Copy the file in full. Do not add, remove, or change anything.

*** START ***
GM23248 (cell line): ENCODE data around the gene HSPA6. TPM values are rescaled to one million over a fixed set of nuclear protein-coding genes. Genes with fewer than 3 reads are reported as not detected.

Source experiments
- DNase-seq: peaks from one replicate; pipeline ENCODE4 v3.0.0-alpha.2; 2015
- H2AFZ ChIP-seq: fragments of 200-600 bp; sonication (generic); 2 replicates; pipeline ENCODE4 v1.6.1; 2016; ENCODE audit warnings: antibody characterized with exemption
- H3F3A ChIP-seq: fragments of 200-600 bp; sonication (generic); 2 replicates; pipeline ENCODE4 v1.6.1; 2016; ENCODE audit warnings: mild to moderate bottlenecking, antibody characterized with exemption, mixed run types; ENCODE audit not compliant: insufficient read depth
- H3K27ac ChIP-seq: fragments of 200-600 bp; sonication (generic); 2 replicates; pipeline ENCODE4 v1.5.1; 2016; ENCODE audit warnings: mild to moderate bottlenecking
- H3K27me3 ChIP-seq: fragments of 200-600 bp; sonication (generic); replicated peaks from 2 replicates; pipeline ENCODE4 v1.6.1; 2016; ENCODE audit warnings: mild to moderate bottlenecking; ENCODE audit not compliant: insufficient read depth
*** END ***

GM23248 (cell line): ENCODE data around the gene HSPA6. TPM values are rescaled to one million over a fixed set of nuclear protein-coding genes. Genes with fewer than 3 reads are reported as not detected.

Source experiments
- DNase-seq: peaks from one replicate; pipeline ENCODE4 v3.0.0-alpha.2; 2015
- H2AFZ ChIP-seq: fragments of 200-600 bp; sonication (generic); 2 replicates; pipeline ENCODE4 v1.6.1; 2016; ENCODE audit warnings: antibody characterized with exemption
- H3F3A ChIP-seq: fragments of 200-600 bp; sonication (generic); 2 replicates; pipeline ENCODE4 v1.6.1; 2016; ENCODE audit warnings: mild to moderate bottlenecking, antibody characterized with exemption, mixed run types; ENCODE audit not compliant: insufficient read depth
- H3K27ac ChIP-seq: fragments of 200-600 bp; sonication (generic); 2 replicates; pipeline ENCODE4 v1.5.1; 2016; ENCODE audit warnings: mild to moderate bottlenecking
- H3K27me3 ChIP-seq: fragments of 200-600 bp; sonication (generic); replicated peaks from 2 replicates; pipeline ENCODE4 v1.6.1; 2016; ENCODE audit warnings: mild to moderate bottlenecking; ENCODE audit not compliant: insufficient read depth